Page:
For product information and to purchase, visit

Read More [fa icon="long-arrow-right"]

The Importance of Good Hardware and Software Documentation

[fa icon='calendar'] Jul 11, 2016 3:37:03 PM / by Brittney Borowicz posted in audience, content, data sheet, design, Developer, document, documentation, engineer, General, hardware, hierarchy, Nathan Rockershousen, organization, outline, project, reader, software, style, task, technical writing, The Importance of Good Hardware and Software Docum, user manual, writer, writing

[fa icon="comment"] 0 Comments

By Nathan Rockershousen, Technical Writer

Technical documentation can be intimidating because it needs to include technically complex information in an “easy to digest” fashion. Having reliable documentation is crucial in helping users figure out how to use a product as well as aiding writers and developers in creating work of consistent and high quality. Whether the documentation is software or hardware oriented, it is essential that it focuses on a diverse variety of user experiences. This may seem like a daunting task, but there are a couple of things that writers can do to formulate a well-rounded and efficient document. Here are a few key steps in writing and creating quality documentation:

Understanding the Task: Before the writer even begins to construct their document, there are a couple of things they need to do. The first thing the writer needs to do is establish the type of document they are creating. There are a variety of different technical documents that can range from something like a user manual to a data sheet. It is important to coordinate with anyone else working on writing the document in order to establish the design, organization, and style. In addition to this, creating a time-table and an organized outline are ways of keeping the project moving and holding writers accountable for producing content.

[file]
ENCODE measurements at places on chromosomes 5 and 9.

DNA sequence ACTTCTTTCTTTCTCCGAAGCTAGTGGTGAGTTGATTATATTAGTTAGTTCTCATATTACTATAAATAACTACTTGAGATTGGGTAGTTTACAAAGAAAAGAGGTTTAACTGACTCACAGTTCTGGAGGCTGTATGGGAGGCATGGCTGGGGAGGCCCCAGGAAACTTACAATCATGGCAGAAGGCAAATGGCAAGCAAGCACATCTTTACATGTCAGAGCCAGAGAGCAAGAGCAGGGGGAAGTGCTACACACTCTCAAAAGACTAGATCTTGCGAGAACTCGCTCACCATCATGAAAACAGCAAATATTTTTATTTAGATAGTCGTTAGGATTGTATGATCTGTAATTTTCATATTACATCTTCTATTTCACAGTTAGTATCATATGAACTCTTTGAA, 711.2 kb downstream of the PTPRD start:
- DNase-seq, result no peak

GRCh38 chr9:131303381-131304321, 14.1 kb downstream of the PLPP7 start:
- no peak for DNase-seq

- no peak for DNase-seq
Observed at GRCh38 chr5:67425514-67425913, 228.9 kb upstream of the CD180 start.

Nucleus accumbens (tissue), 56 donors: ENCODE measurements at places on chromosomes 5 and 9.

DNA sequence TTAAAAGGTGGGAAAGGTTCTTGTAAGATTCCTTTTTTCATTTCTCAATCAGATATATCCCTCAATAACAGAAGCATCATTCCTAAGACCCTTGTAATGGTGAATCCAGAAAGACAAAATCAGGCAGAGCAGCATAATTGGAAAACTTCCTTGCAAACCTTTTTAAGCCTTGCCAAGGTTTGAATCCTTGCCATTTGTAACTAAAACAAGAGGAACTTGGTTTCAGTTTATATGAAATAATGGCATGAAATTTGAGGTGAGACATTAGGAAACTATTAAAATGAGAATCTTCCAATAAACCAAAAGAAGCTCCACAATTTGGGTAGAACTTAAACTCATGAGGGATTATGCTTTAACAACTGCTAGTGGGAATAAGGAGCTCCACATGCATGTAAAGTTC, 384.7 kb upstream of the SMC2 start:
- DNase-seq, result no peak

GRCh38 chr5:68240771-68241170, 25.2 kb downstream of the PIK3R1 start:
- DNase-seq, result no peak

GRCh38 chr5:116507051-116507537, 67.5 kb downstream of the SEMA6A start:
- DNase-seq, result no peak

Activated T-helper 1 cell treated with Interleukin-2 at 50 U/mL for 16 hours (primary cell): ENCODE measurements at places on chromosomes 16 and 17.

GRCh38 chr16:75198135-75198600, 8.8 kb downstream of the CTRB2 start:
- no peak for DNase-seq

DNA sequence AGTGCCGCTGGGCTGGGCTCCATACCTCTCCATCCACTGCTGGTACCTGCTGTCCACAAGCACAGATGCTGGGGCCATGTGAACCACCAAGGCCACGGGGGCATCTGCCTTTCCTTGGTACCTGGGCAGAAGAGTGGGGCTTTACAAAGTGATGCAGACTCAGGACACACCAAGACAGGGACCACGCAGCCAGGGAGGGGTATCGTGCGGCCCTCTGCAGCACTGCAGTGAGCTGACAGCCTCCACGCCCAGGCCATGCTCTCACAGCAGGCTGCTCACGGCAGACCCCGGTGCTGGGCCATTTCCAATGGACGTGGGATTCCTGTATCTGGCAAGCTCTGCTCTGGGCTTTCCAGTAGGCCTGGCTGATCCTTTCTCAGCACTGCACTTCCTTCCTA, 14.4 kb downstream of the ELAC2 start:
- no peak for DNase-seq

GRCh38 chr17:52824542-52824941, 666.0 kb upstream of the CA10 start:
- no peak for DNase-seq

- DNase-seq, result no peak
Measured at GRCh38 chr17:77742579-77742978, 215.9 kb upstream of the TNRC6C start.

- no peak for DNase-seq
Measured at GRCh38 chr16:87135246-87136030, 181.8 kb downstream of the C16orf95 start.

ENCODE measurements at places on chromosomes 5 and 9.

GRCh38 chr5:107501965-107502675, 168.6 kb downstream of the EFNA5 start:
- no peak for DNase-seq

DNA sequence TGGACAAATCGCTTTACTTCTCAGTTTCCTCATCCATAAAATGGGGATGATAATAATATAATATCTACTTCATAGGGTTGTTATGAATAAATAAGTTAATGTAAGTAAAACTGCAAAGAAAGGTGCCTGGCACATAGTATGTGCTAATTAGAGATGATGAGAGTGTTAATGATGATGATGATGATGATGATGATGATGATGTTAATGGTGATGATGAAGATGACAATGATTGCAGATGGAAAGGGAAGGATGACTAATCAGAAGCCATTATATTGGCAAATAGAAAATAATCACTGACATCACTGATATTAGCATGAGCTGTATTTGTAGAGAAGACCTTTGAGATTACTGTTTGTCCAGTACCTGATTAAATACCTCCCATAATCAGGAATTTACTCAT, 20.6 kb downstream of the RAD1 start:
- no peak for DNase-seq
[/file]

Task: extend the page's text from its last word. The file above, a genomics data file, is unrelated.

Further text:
Considering the Audience: Once the formatting and guidelines for the documentation are complete, it is important to understand who the audience is before beginning to transcribe any ideas. Being able to comprehend the background of the reader is critical because it establishes the way the content is written in terms of language, detail, and organization. It is important to know if the audience is technical or not in order for the writer to use appropriate references. Whether the writer is writing for a group of engineers within their company, or for an external group with no technical experience, the different audiences need different levels of detail. Regardless of who the audience is, it is critical to determine what information not to include, what information will confuse readers, and what information will make it difficult for a reader to digest the main points.

Writing the Document: When writing a technical document, one of the most important things to consider is the hierarchy of the information being used. Adding levels of hierarchy to categorize information can allow for a very coherent and granular organization system, but over-categorizing information can lead to confusion. Another simple thing that can be done to make important information easier to understand is writing paragraphs in a short and concise manner. The main point of a paragraph should be stated almost immediately so the reader knows if they are looking in the right place. Other beneficial things to do to make a document more user-friendly include reducing the amount of redundancy, providing tables and examples with explanations, avoiding jargon, and using clear sentences.

Even though the task of writing can be managed under the right instructions, proper documentation is often something that is neglected among developers and engineers. This is due to the fact that engineers are not natural technical writers. Writing documentation is tedious and requires a lot of attention to detail. Often these developers and engineers are the experts on the technical language and concepts, but being able to translate that knowledge into something that is coherent to someone who doesn’t understand the complexity of the technology can be difficult. The main issue with documentation is that it can go out of date very quickly. Having to constantly update software or hardware documentation can slow down engineers and developers in doing their actual jobs of creating new content. Even though there are negative connotations associated with engineers and their documentation ability, there are potential fixes to these issues. A potential solution can be training engineers how to communicate the simplicity found in complex ideas through technical writing training. In addition to this, having technical writers work with engineers to produce documents and update them can help ease the task of writing documents.